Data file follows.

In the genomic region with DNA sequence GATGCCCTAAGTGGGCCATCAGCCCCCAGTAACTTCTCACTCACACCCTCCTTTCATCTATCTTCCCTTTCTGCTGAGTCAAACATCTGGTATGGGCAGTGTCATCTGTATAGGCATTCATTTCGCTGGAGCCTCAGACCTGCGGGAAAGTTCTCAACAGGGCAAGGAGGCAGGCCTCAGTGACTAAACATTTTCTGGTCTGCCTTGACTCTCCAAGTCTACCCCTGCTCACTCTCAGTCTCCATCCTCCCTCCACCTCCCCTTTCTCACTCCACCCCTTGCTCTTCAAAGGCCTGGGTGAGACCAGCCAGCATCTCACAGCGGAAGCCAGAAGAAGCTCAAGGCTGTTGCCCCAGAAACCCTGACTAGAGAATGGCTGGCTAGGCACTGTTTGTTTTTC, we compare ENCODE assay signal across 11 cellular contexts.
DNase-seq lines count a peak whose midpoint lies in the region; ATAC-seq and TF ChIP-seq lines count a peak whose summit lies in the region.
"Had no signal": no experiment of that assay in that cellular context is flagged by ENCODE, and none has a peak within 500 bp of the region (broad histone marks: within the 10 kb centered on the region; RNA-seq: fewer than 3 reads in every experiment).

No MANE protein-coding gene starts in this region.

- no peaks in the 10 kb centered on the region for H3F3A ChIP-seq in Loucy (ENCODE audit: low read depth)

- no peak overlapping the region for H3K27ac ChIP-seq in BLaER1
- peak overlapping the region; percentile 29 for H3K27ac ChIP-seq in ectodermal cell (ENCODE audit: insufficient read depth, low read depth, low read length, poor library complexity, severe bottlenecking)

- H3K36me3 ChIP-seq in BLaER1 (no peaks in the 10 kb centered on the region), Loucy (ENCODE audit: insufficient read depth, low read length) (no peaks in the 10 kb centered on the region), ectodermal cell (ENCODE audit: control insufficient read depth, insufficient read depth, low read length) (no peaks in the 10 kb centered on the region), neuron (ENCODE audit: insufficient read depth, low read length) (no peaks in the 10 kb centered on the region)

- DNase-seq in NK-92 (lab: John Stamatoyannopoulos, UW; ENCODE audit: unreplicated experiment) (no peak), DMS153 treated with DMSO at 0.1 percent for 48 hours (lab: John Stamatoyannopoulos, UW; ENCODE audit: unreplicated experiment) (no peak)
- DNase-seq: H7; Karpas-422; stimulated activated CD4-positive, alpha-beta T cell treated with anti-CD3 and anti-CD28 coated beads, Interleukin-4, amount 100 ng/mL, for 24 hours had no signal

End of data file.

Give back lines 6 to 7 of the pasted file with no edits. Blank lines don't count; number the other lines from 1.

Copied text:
- no peak overlapping the region for H3K27ac ChIP-seq in BLaER1
- peak overlapping the region; percentile 29 for H3K27ac ChIP-seq in ectodermal cell (ENCODE audit: insufficient read depth, low read depth, low read length, poor library complexity, severe bottlenecking)